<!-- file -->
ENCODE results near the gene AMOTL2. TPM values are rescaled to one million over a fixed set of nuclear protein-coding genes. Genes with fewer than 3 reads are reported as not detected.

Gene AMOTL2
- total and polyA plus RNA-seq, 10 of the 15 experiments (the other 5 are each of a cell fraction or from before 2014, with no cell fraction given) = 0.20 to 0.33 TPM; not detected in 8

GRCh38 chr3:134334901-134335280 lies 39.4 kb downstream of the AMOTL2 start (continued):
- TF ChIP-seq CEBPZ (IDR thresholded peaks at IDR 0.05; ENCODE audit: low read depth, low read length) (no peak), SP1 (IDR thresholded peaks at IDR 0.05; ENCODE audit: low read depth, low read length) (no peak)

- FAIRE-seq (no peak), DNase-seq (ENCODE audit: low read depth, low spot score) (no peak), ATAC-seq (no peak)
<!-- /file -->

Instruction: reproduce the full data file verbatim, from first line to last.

ENCODE results near the gene AMOTL2. TPM values are rescaled to one million over a fixed set of nuclear protein-coding genes. Genes with fewer than 3 reads are reported as not detected.

Gene AMOTL2
- total and polyA plus RNA-seq, 10 of the 15 experiments (the other 5 are each of a cell fraction or from before 2014, with no cell fraction given) = 0.20 to 0.33 TPM; not detected in 8

GRCh38 chr3:134334901-134335280 lies 39.4 kb downstream of the AMOTL2 start (continued):
- TF ChIP-seq CEBPZ (IDR thresholded peaks at IDR 0.05; ENCODE audit: low read depth, low read length) (no peak), SP1 (IDR thresholded peaks at IDR 0.05; ENCODE audit: low read depth, low read length) (no peak)

- FAIRE-seq (no peak), DNase-seq (ENCODE audit: low read depth, low spot score) (no peak), ATAC-seq (no peak)